Wednesday, July 31, 2013

Tax Reform? Just "Get Rid Of The Deductions That Don't Affect Me"

Having your cake...
... while everyone else diets.
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From Ezra Klein's Wonkbook

"Get rid of the deductions that don't affect me." That’s what Debbie Schaeffer, the owner of Mrs. G TV and Appliances, told Max Baucus and Dave Camp, the chairmen of the Senate and House committees charged with tax reform, when they asked for her advice.

This is the core problem with tax reform, a policy that Washington loves and the country mostly doesn’t care about — at least until Washington begins talking about taking away the deductions they use, and then they hate it. Everyone wants a simpler tax code. But they want it simplified by cutting somebody’s else’s tax breaks. Nobody is mad about filling out an extra box when it means they get $500 back.

Listen to the tax reform conversation for very long and you’ll recognize it’s developed a vocabulary that’s exquisitely designed to obfuscate this reality.

Politicians love to talk about “revenue neutral” tax reform that “lowers rates.” That’s what the Obama administration wants on the corporate side (well, save for this part), and what Republicans want on both the corporate and individual sides. The “lowers rates” bit makes it sound like a tax cut. It isn’t.

What “revenue neutral” means, in it’s delightfully dull way, is that the tax code raises the same amount of money after reform as it did before. Those lower rates simply reflect fewer deductions. That means that on average, nobody gets a tax cut — for every winner, there is an equal and opposite loser. And the loser will scream a lot louder.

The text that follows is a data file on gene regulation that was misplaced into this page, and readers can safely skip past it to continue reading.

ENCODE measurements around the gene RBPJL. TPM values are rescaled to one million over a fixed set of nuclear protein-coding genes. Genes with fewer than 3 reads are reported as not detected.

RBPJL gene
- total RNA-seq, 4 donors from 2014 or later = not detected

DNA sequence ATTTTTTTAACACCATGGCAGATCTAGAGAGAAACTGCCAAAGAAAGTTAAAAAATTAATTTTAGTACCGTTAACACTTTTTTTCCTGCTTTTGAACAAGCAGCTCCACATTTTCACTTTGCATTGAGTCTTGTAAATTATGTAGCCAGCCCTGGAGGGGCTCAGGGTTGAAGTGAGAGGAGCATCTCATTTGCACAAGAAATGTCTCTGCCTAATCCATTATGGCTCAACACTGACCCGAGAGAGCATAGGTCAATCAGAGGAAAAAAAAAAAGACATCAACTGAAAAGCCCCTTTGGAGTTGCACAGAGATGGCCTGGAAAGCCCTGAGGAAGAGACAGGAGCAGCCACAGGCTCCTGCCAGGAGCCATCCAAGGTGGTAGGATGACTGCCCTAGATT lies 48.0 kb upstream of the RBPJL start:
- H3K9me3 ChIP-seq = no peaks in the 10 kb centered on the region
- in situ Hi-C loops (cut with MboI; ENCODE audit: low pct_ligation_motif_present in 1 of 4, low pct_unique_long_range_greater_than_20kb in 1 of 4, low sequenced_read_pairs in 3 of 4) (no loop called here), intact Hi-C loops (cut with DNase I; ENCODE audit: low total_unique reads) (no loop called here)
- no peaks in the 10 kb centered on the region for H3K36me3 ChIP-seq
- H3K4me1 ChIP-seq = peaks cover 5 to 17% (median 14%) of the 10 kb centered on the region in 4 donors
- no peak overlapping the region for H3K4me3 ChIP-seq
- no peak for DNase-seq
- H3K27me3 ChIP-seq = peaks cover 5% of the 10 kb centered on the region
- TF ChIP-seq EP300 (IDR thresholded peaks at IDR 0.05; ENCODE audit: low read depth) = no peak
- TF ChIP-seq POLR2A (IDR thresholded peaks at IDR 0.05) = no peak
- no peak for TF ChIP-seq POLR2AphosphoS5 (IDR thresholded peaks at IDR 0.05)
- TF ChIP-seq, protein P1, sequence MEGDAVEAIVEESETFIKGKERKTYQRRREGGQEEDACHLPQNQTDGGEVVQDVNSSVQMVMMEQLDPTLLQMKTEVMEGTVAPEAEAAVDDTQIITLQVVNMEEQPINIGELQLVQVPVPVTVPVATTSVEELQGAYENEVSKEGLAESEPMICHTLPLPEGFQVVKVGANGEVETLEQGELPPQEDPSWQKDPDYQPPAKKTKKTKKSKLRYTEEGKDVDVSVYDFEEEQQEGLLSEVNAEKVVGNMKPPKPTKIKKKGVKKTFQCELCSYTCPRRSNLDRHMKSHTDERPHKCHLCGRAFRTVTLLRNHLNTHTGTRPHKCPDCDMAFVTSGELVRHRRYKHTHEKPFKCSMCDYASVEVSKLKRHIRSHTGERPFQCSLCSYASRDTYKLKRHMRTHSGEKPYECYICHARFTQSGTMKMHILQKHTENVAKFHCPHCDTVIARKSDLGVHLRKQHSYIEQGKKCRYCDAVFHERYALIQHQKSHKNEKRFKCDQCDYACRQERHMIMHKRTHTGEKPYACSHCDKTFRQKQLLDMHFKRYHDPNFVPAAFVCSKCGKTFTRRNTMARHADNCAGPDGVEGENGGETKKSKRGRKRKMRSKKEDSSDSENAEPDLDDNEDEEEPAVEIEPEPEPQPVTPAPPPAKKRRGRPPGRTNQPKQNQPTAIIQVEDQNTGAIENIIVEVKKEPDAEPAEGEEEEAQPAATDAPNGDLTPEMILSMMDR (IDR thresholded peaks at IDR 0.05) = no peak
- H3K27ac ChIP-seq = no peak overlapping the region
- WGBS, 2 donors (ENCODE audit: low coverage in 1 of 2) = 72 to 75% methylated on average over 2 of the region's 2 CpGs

Then there’s “loopholes” and “tax breaks.” These are the key ingredients of tax reform. They’re the parts of the tax code everyone agrees need to be cut. After all, who wants a code filled with “loopholes” and “breaks”? Sounds terrible.

Of course, most Americans don’t consider the deduction they get for state and local taxes a “break.” Nor do corporations see the deductibility of interest as a “loophole.” When you look closer, these “loopholes” and “breaks” — at least the ones big enough to make a dent in the code — were often added in for good reason and, whether they’re still there for a good reason, remain the most popular parts of the tax code. It’s only by keeping them vague that politicians can even talk about tax reform.

Want to know how unpopular cutting these deductions is? In the Senate, Max Baucus is promising his colleagues that any written ideas they contribute to tax reform will be kept held at the National Archives until the end of 2064. In other words, the only way he thinks he can get his colleagues to weigh in is offer to keep what they said secret for 50 years.

Of course, at some point, tax reform has to stop being polite and start getting real. The language has to become descriptive. And that’s where the trouble always comes in.

To see why, Compare two sentences:

By the end of this year, we’re going to pass revenue neutral tax reform that gets rids of wasteful loopholes and deductions and lowers your rates!

And the translated version:

By the end of this year, we’re going to pass a tax-reform plan that doesn’t save Americans any money but cuts things like the state and local tax deduction and the home-mortgage interest deduction and the depreciation rules for businesses in order to lower some of your rates!

Doesn’t sound as good, does it?

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